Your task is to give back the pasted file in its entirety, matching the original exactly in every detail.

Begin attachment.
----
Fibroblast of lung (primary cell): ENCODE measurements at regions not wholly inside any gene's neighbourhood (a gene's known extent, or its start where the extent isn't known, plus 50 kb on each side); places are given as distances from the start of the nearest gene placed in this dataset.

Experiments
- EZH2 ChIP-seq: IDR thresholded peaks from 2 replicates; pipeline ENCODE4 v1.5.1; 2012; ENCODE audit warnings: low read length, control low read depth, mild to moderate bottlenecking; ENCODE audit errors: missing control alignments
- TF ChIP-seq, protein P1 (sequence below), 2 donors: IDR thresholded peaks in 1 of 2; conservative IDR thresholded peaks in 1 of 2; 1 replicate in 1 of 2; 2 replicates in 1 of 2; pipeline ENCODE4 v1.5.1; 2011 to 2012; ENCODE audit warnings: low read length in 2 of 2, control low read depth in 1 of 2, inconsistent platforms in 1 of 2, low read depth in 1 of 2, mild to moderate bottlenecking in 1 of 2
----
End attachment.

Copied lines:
Fibroblast of lung (primary cell): ENCODE measurements at regions not wholly inside any gene's neighbourhood (a gene's known extent, or its start where the extent isn't known, plus 50 kb on each side); places are given as distances from the start of the nearest gene placed in this dataset.

Experiments
- EZH2 ChIP-seq: IDR thresholded peaks from 2 replicates; pipeline ENCODE4 v1.5.1; 2012; ENCODE audit warnings: low read length, control low read depth, mild to moderate bottlenecking; ENCODE audit errors: missing control alignments
- TF ChIP-seq, protein P1 (sequence below), 2 donors: IDR thresholded peaks in 1 of 2; conservative IDR thresholded peaks in 1 of 2; 1 replicate in 1 of 2; 2 replicates in 1 of 2; pipeline ENCODE4 v1.5.1; 2011 to 2012; ENCODE audit warnings: low read length in 2 of 2, control low read depth in 1 of 2, inconsistent platforms in 1 of 2, low read depth in 1 of 2, mild to moderate bottlenecking in 1 of 2